Like ghost towns, such as Khartum, Letterkenny, Newfoundout and Brudenell.   Where all that might be left is a falling-apart church, where a once-thriving settlement once stood.

One of the better-preserved ghost towns is Balaclava, where a water-powered sawmill ran as recently as 1967.

But a few towns have managed to linger on.  Like Quadeville, where Al Capone was reputed to have a hide-out back in the 30s.

(Smart man, that Al Capone.  Very few people today even know where Quadeville is…let alone 80 years ago!)

There are plenty of long, winding roads in the middle of nowhere, where you wont’ see a soul for miles.

Get off the pavement, though, and it’s even more remote.   In this case, you better make sure you your car has 4WD and a GPS, because believe me, you don’t want to get stuck here.   Or lost.

Even recent attempts to develop this area have failed.    Like the ski hill that didn’t quite succeed, and is slowly being re-claimed by the forest.

Or the abandoned military base in Foymount, which once formed part of the  “Pinetree Radar Line“.   This installation was used to detect detect Soviet bombers flying over the North Pole during the Cold War.

But the base became obsolete and was shut down in 1974.   A few people still live in Foymount, and you can still see the decaying apartments, military buildings and the schoolyards slowly falling  apart.

What I like is seeing the old farms themselves.   Occasionally, a settler did manage to find a rare patch of fertile soil amongst the rocky hills.  These lucky farms succeeded and are still operating.

Other farms appear to be on life-suport, and like the ski hill, are slowly being reclaimed by the forest.

But what I like best are the square-cut timbers of these early barns.

Notice these buildings arent’ made from planks of wood cut from a sawmill.

That’s because when these farms were first carved out of the wilderness, there weren’t any sawmills close by.   The pioneers had to cut and notch the logs themselves, from the surrounding trees.

And many of these original barns are still standing.

It just goes to show, how young Canada is as a country.

Even in the populated eastern part of this province, less than 150 kilometers from the Nation’s Capital, we’re not that far removed from the time when this was all virgin wilderness.

In face, we can still see traces of it.

Happy Earth Hour

March 27, 2010


🙂

If Ski Resorts Were Run Like Your Typical Workplace

March 25, 2010

The ticket office would be located at the top of the hill, 500 vertical feet above the parking lot.

Nobody would be allowed on the ski lifts until they attended a “Pre-Ski Briefing” each morning.

The number of runs down the hill would be dictated by a Ski Permit, to be signed and authorized by the Ski Patrol, the Lift Supervisor and the Resort Manager.

Unfortunately, the Resort Manager would be in a 4-hour meeting discussing the color of the table-cloths in the restaurant.     So nobody would be allowed on the slopes until he got back.

By the time the Resort Manager got back, then it would be time for the Ski Patroller’s break,  so everyone would have to wait for yet another 35 minutes.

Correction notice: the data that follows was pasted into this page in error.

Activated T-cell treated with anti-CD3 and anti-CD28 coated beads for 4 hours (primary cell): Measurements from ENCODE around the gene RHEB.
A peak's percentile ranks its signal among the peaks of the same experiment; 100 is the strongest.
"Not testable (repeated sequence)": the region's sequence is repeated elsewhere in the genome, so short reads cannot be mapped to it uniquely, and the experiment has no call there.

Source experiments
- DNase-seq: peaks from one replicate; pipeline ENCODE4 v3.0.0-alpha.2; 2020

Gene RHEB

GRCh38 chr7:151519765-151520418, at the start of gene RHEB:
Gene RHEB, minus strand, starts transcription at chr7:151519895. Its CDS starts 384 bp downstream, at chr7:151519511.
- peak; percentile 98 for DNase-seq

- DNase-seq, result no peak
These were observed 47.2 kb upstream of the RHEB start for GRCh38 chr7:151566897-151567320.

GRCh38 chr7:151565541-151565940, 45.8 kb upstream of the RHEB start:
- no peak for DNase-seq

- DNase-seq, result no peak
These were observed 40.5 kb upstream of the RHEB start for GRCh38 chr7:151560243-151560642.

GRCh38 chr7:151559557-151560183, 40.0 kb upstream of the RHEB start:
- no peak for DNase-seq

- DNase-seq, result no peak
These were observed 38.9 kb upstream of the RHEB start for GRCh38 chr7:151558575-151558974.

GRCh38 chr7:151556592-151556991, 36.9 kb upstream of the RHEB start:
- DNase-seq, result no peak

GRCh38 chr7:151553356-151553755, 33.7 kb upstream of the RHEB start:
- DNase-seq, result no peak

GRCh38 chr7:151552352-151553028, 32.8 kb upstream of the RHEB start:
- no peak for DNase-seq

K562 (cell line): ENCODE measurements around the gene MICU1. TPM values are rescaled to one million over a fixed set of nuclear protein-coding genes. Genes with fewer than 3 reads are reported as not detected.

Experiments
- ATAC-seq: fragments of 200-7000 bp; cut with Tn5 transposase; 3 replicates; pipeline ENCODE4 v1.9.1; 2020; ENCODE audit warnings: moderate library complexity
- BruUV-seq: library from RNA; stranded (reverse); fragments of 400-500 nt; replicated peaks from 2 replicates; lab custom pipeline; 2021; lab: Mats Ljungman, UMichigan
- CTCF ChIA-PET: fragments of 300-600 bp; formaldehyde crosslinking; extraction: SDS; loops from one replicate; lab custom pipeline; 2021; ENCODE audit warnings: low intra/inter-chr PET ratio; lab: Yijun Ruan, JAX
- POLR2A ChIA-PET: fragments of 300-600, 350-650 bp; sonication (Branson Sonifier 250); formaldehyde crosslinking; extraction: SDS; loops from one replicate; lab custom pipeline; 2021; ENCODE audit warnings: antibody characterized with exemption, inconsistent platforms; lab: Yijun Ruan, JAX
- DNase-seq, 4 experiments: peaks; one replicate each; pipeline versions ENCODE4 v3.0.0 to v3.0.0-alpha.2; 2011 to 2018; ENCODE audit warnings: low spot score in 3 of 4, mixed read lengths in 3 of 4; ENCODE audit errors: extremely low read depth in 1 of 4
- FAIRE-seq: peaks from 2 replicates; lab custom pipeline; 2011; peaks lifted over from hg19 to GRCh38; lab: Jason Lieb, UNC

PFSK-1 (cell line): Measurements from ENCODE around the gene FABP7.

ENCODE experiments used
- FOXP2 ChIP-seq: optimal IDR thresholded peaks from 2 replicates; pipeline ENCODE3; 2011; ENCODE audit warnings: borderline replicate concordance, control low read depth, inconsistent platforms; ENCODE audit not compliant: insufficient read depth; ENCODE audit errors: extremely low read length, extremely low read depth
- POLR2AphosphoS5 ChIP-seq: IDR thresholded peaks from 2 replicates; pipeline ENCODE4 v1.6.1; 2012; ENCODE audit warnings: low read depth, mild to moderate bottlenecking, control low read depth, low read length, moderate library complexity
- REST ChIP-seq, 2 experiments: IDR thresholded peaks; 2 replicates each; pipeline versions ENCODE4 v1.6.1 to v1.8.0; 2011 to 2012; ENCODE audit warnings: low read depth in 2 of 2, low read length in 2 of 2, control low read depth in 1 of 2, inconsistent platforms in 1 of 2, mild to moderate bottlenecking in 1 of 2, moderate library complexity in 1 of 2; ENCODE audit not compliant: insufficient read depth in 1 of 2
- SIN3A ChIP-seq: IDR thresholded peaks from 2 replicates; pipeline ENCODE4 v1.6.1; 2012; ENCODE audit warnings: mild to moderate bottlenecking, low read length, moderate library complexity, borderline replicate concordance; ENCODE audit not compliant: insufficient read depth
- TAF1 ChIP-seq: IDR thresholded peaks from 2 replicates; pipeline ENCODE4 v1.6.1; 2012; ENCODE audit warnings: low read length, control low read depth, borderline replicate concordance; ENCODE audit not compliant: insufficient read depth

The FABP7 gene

There would be signs posted every 20 feet, reminding everyone to be aware of the dangers of “Slipping and Falling” on the ice and snow.

Any time you fell down, or saw someone else do it, you would have to fill out a BPF (Butt-Plant Form).

Most chairlifts would only be 4 feet off the ground, to minimize the potential risk of falling from height.    Anyone using it to would need to be trained in Fall Protection.  They would have to wear a safety harness which must be clipped to an anchor point approved by a Certified Structural Engineer.

This would have to be done every time someone got on and off the chairlift.  As a result, you’d be lucky to get to the top of the hill by quitting time.

Taking this into account, Management would increase the Ski Permit quota from 10 runs per day to 27.    If these “Expectations” were not met, it would be considered “Unacceptable”.

80% of the trails would be bare, though, because Management would insist on the ski resort opening on April 1st.

A Consultant would be hired for $100,000.  It would take him 4 months to recommend that the hill be opened in December instead.

The Consultant’s advice would be ignored.

On the bright side, however, $2,000,000 would be budgeted to conduct an “Optioneering Study” to determine why all the neighboring ski resorts are doing so much better.

The “Optioneering Study” would end up being 300% over budget, and would conclude that the hill be opened even later, on July 1st.

The resort would continue to bleed money, and would ask the government to bail them out.

The grant money would be spent on a state-of-the-art office building and swimming pool, for another Optioneering Study.

Klistered Out

March 22, 2010

Some people have recently asked me what Klister is.

It’s a gooey.  sticky wax that you put on your skis when the temperature is above freezing.

You have to put it on, otherwise your skis slide backwards and all over the place.

But everyone HATES Klister.

Why?

Here’s what is looks like:

It has the consistency of maple syrup mixed with 5-minute epoxy:

And here’s what the bottom of your skis look like, after you use it.

…which is why everyone HATES Klister!

Things I’m apparently supposed to get excited about, but am NOT.

March 19, 2010


Multi-Grain Bread
17-grain wholesome goodness.  Which contains enough oat kernels, wheat stalks and sunflower shells to sand-blast your colon to a mirror-like finish.

Eat it…it’s good for you“, they tell me.

It will clean me out.   Lower my cholesterol.   Make me a better human being.    Solve Global Warming.

The thing is…people taste things differently.  There’s no right or wrong…it’s just how our brains are wired to our tongues.